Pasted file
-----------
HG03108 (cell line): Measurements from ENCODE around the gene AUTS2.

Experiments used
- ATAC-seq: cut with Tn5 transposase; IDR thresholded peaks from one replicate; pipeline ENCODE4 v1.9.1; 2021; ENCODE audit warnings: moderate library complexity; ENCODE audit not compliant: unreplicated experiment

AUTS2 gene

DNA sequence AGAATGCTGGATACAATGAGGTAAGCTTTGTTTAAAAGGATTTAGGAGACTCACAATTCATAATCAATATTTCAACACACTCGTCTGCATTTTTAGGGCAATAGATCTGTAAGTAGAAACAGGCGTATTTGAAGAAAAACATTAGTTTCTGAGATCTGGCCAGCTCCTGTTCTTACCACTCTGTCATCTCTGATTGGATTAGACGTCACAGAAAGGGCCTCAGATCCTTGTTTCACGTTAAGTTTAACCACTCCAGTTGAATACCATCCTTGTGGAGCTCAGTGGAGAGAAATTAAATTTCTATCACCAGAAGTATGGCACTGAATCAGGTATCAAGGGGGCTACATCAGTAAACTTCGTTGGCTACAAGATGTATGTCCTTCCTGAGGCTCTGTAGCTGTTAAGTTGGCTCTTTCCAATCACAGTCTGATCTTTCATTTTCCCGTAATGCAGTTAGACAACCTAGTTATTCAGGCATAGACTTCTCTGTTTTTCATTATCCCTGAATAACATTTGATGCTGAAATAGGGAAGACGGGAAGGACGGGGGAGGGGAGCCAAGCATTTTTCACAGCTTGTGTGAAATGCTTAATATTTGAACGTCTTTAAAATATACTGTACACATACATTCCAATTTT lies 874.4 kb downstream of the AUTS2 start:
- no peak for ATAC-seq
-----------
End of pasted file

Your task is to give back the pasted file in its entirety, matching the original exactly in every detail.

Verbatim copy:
HG03108 (cell line): Measurements from ENCODE around the gene AUTS2.

Experiments used
- ATAC-seq: cut with Tn5 transposase; IDR thresholded peaks from one replicate; pipeline ENCODE4 v1.9.1; 2021; ENCODE audit warnings: moderate library complexity; ENCODE audit not compliant: unreplicated experiment

AUTS2 gene

DNA sequence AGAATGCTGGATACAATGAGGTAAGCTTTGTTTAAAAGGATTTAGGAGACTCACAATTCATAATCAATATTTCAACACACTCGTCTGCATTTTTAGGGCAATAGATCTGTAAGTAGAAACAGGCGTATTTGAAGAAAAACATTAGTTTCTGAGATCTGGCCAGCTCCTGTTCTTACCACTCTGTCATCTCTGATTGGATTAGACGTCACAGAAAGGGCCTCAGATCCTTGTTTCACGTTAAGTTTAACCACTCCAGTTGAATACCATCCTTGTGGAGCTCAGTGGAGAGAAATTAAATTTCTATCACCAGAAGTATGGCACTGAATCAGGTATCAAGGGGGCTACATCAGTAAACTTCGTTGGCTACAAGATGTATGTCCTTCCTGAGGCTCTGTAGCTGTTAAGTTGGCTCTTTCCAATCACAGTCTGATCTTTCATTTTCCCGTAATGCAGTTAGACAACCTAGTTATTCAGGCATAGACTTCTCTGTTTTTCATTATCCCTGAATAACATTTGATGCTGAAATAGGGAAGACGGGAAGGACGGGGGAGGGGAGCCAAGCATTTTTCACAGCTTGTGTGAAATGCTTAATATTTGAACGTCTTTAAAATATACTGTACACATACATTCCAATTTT lies 874.4 kb downstream of the AUTS2 start:
- no peak for ATAC-seq